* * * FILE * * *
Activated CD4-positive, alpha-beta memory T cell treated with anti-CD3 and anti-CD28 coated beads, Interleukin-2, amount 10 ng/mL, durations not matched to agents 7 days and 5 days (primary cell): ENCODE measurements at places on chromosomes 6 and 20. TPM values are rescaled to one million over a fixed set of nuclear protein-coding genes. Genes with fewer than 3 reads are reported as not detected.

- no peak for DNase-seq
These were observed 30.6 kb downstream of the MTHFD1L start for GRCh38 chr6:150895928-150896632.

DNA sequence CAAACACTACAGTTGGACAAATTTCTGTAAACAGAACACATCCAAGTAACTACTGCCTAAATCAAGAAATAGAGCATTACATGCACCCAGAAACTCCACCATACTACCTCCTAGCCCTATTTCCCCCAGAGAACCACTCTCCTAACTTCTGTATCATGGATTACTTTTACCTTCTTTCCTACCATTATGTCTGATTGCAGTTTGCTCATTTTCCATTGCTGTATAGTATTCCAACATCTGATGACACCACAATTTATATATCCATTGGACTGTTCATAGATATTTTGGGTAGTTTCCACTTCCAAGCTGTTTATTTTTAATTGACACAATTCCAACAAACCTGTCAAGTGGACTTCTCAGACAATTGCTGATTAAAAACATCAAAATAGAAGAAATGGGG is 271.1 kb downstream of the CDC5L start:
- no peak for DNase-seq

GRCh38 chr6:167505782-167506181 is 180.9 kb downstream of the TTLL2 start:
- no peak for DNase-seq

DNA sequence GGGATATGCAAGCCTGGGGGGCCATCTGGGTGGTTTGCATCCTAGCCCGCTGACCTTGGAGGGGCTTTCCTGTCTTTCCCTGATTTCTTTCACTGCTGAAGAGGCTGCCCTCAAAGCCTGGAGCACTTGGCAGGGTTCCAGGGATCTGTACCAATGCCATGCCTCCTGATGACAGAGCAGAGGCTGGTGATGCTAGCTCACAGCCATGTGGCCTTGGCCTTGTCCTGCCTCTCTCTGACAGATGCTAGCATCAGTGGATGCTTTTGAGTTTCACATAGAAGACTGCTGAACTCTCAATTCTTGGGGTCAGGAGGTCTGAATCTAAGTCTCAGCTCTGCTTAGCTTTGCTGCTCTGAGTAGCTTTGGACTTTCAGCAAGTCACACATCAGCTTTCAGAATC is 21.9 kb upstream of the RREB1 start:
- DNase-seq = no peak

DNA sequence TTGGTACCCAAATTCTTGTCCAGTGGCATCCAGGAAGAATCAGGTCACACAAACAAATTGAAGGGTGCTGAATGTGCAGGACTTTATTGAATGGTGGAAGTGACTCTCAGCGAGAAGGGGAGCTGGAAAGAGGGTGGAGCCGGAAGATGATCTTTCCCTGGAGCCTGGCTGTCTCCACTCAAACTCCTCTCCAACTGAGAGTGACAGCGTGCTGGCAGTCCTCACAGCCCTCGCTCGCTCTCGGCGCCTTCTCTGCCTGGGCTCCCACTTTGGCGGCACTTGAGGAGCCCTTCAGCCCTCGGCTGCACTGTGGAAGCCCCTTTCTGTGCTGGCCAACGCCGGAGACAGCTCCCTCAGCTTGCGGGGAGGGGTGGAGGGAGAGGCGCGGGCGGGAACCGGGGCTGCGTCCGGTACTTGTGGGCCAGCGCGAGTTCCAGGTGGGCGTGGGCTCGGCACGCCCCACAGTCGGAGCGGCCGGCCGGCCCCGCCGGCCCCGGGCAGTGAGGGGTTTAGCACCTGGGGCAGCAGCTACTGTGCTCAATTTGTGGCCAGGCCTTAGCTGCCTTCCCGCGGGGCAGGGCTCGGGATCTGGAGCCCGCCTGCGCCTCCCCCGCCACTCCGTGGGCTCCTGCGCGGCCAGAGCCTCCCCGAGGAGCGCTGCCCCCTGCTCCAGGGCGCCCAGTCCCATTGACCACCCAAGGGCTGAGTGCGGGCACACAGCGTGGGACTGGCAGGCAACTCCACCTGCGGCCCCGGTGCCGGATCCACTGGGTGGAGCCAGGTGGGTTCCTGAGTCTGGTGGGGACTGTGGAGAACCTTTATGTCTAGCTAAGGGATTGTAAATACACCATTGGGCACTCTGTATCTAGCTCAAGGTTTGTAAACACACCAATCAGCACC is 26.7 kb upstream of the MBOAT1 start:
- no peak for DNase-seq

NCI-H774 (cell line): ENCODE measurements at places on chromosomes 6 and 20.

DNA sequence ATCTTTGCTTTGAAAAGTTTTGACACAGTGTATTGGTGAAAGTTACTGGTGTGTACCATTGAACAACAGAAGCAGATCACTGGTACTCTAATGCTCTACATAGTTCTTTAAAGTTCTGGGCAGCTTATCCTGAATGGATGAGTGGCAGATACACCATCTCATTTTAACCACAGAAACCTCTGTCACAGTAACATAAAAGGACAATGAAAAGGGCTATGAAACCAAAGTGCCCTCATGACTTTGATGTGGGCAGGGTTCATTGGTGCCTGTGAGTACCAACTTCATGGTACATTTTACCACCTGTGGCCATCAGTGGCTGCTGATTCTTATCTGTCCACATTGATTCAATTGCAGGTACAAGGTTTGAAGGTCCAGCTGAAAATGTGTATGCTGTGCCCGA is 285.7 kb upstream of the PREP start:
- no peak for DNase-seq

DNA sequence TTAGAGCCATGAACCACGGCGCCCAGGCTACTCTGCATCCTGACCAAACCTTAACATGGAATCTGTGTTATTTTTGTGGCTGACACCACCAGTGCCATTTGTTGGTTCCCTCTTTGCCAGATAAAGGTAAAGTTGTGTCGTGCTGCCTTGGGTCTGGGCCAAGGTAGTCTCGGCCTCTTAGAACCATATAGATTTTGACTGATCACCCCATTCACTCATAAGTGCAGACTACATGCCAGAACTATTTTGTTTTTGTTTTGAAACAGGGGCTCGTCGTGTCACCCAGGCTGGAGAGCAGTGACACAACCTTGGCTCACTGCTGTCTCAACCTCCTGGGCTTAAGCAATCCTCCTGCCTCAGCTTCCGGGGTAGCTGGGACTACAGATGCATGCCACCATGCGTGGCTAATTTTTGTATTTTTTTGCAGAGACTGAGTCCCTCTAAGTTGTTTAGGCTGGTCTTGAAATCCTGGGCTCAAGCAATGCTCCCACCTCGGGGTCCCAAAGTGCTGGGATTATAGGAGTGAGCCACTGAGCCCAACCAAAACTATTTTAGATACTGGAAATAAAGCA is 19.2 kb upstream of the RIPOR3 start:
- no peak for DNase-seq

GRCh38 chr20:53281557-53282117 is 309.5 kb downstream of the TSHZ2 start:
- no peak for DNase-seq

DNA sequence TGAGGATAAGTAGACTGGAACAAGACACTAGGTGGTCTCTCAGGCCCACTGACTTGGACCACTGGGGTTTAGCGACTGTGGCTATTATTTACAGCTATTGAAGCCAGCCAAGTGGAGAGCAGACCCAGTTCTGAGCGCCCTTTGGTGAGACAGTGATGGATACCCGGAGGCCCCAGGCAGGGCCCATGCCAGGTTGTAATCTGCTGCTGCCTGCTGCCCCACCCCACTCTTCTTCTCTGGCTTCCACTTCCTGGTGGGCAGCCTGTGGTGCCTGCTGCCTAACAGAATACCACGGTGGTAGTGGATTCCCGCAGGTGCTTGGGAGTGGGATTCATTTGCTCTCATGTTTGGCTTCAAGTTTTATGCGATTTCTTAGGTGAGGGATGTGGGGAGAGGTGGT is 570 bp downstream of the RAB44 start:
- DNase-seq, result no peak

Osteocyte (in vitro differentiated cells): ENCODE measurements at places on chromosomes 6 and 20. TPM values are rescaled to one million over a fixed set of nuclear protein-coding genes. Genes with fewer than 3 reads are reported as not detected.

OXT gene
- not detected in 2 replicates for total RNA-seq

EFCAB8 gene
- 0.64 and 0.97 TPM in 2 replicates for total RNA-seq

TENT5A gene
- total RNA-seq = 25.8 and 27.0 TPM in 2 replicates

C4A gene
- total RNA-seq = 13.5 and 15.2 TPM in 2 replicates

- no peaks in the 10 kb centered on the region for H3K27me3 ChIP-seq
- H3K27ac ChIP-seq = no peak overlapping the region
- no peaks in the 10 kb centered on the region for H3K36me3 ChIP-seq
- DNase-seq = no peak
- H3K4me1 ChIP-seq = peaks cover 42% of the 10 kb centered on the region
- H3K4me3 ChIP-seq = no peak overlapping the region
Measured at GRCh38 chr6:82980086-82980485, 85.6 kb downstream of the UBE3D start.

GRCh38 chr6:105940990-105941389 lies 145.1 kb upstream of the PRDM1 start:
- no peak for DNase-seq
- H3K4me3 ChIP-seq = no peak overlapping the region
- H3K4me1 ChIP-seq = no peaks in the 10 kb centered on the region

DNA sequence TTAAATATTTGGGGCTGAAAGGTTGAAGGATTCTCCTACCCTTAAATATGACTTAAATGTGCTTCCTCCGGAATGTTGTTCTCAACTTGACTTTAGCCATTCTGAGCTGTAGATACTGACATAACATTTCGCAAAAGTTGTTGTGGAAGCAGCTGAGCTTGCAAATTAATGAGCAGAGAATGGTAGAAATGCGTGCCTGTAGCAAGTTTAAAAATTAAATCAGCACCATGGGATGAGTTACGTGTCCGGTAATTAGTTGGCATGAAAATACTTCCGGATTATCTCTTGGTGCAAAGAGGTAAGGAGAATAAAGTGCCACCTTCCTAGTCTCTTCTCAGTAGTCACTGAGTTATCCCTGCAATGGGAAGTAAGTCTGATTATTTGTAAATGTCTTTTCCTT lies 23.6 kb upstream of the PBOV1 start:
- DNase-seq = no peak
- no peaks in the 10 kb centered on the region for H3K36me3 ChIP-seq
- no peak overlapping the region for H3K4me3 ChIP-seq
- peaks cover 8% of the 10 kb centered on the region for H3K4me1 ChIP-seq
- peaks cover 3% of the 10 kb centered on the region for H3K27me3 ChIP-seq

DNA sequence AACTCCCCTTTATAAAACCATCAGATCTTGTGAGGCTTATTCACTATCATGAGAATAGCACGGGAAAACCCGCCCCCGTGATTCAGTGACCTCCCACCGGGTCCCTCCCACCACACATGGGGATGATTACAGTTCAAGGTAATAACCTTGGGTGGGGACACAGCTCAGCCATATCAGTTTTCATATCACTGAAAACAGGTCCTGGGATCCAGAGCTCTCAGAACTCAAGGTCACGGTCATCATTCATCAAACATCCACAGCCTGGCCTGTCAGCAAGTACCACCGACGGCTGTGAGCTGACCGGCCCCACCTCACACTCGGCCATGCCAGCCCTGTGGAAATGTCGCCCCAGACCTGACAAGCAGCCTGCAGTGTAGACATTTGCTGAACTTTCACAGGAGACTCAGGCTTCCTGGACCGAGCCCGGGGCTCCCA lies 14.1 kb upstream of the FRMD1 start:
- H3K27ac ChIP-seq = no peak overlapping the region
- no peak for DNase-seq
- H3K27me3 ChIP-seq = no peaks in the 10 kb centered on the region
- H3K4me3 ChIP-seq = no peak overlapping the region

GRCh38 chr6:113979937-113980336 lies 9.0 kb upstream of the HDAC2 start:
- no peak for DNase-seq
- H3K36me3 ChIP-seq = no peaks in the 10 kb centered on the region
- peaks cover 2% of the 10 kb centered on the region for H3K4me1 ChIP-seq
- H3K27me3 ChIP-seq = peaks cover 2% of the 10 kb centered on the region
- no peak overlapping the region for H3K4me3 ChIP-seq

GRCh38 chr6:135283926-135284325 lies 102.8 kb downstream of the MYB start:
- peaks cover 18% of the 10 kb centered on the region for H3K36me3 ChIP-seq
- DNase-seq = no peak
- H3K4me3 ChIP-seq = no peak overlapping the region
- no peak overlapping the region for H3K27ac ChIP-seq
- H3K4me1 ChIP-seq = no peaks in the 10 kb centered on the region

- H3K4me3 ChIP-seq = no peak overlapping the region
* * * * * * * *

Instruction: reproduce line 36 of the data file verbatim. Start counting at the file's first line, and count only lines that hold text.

Measured at GRCh38 chr6:82980086-82980485, 85.6 kb downstream of the UBE3D start.